Samsung Electronics has recently announced that it has started mass producing HBM2 (High Bandwidth Memory) DRAMs. The HBM2 variant that is currently being produced by Samsung is the 4GB DRAM version. Interestingly, it’s the first 4GB DRAM package to utilise HBM2 technology. According to Samsung, HBM2 would be used in areas of high performance computing, advanced graphics and enterprise usage.
The 4GB HBM2 DRAM manufactured by Samsung will be made using its 20nm process technology, which will enable the HBM2 DRAM chip to outperform previous generation DRAMs in terms of efficiency. Samsung mentioned that the HBM2 memory uses four 8Gb (gigabit) core dies stacked on top of a buffer die. The stack is then interconnected via TSV (Through Silicon Via) holes and “microbumps”. It’s worth mentioning that 8-gigabit equals to 1-gigabyte, hence, 32-gigabit (4×8 Core die stacks) equals to the 4-gigabyte HBM2 variant.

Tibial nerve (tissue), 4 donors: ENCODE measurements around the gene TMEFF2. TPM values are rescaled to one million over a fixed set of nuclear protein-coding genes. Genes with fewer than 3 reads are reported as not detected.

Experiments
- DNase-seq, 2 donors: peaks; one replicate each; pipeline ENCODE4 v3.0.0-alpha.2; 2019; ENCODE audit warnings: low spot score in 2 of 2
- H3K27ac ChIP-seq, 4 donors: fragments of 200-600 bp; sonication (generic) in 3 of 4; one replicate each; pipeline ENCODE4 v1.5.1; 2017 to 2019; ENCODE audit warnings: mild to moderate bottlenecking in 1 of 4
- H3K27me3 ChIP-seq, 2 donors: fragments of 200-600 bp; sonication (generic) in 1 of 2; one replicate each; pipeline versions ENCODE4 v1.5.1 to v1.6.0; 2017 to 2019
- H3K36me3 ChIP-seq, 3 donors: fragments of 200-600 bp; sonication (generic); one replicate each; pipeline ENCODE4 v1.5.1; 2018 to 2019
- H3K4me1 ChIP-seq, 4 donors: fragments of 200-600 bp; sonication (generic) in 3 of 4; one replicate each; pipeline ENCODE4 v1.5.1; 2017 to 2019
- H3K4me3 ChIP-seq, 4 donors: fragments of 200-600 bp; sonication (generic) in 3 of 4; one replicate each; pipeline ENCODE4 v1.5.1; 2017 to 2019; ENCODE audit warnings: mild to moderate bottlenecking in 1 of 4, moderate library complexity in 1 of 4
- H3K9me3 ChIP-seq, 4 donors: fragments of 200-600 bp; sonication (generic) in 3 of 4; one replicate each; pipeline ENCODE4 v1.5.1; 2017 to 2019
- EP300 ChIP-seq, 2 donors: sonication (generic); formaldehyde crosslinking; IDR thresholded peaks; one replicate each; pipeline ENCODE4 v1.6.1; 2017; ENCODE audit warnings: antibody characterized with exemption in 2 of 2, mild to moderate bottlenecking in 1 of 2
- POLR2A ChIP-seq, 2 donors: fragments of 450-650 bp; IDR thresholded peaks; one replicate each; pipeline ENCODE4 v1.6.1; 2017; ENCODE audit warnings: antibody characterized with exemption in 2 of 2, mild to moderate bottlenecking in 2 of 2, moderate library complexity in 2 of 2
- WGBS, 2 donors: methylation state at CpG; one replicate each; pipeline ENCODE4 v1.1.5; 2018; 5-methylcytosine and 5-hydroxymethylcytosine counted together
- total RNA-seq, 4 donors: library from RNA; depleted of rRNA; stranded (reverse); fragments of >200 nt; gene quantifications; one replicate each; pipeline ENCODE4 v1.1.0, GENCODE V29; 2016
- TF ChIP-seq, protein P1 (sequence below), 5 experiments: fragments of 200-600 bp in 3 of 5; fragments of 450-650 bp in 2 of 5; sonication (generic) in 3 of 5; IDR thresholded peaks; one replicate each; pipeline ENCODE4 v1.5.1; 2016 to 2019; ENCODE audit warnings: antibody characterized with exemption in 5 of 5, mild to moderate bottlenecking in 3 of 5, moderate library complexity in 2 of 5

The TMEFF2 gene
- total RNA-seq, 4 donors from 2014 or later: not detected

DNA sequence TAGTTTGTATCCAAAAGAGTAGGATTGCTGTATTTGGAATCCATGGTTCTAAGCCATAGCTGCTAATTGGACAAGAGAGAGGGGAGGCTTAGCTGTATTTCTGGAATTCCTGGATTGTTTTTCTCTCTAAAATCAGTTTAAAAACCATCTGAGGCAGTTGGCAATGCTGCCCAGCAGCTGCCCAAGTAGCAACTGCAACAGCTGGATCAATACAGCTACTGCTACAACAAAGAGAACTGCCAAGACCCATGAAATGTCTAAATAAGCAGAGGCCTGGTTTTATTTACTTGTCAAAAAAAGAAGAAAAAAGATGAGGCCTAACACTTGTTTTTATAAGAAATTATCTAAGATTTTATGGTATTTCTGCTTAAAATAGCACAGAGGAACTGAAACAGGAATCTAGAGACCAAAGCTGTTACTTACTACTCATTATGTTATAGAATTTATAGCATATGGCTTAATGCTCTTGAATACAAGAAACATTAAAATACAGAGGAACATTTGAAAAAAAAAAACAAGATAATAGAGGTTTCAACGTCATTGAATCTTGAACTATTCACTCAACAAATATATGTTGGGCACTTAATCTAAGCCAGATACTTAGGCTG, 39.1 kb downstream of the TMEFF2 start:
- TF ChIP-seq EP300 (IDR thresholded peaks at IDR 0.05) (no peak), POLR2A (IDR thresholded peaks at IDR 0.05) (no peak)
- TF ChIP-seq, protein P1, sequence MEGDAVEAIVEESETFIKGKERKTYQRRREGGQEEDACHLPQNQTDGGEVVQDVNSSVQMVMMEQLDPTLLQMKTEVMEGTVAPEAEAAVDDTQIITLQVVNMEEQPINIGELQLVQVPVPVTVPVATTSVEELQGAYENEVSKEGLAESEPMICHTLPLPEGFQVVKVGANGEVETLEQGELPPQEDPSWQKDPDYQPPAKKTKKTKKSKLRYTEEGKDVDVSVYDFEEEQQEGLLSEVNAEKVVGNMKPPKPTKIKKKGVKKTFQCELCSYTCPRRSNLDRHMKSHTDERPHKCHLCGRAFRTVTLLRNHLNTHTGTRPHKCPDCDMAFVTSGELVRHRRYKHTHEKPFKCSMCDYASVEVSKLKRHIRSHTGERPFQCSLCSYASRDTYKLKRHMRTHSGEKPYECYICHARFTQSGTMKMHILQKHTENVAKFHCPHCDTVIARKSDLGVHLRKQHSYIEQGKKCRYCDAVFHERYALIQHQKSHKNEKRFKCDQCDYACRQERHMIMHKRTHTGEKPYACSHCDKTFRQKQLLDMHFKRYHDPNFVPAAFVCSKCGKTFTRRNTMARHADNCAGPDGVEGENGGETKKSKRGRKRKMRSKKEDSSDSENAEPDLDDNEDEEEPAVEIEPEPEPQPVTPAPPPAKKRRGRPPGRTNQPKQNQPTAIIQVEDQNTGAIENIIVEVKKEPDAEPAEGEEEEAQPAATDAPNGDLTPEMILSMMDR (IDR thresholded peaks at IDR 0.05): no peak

When compared against first generation HBM technology, HBM2 has twice the bandwidth. To be specific, HBM1 had a maximum bandwidth of 128GB/s while HBM2 has an impressive 256GB/s maximum bandwidth. Compared against the more commonly used GDDR5, HBM2 has seven times more bandwidth.
Knowing this, two stacks of the 4GB HBM2 DRAM would equal to 8GB of VRAM with bandwidth of 512GB/s, which is also equivalent to the bandwidth of AMD’s R9 Fury X. Samsung mentioned that with the current 4GB HBM2 DRAM variant, users can achieve up to 24GB HBM2 DRAM stacks that has a mind-blowing 1.5TB/s bandwidth; that’s almost five GTX Titan X worth of memory bandwidth.
Samsung plans to further expand its HBM2 variant by introducing an 8GB variant with higher maximum bandwidth sometime this year. Interestingly, HBM2 implementation on upcoming GPUs by AMD (Polaris) and Nvidia (Pascal) is entirely possible. It’s enlightening to see how far GPU technology has come since it was first – arguably – introduced in 1999 by Nvidia with the GeForce 256. Details of the HBM2 technology can be found here.